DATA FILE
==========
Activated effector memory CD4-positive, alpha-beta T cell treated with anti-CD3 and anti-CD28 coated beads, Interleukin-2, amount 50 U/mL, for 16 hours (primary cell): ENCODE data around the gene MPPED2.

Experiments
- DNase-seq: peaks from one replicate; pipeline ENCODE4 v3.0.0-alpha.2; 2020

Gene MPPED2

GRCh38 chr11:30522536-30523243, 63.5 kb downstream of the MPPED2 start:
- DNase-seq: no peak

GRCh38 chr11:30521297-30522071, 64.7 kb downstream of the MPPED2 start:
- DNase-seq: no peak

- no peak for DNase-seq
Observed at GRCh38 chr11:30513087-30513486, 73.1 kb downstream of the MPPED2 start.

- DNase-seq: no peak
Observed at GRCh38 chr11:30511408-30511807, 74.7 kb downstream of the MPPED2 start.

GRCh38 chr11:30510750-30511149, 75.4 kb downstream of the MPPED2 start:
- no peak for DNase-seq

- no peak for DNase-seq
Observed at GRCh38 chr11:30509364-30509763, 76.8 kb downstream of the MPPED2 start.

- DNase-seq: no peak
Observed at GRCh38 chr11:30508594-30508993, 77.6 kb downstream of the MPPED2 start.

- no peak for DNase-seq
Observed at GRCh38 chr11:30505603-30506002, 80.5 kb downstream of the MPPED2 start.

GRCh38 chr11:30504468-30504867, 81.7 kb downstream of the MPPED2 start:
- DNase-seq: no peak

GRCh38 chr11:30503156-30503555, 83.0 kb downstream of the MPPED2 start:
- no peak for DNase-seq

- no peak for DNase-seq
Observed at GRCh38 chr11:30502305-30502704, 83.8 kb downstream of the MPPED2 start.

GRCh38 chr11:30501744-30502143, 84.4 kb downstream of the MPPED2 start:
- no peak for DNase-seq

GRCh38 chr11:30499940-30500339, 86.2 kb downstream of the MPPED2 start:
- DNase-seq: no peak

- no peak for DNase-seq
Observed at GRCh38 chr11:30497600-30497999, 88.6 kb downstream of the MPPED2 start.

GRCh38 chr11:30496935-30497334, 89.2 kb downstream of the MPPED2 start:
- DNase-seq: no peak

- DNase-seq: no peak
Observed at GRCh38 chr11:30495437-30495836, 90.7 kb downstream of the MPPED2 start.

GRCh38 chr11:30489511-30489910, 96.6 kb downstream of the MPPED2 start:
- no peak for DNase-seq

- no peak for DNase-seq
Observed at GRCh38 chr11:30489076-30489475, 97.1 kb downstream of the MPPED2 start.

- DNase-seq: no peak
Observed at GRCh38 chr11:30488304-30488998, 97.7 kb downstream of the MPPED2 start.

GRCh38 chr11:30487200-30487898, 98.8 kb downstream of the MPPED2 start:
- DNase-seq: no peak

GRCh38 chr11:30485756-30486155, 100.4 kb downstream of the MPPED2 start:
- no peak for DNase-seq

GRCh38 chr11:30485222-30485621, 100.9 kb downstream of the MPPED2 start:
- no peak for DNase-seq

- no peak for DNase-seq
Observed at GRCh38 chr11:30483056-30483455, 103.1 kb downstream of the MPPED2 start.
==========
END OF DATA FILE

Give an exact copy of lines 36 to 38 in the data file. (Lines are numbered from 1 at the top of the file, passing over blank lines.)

Observed at GRCh38 chr11:30495437-30495836, 90.7 kb downstream of the MPPED2 start.

GRCh38 chr11:30489511-30489910, 96.6 kb downstream of the MPPED2 start:
- no peak for DNase-seq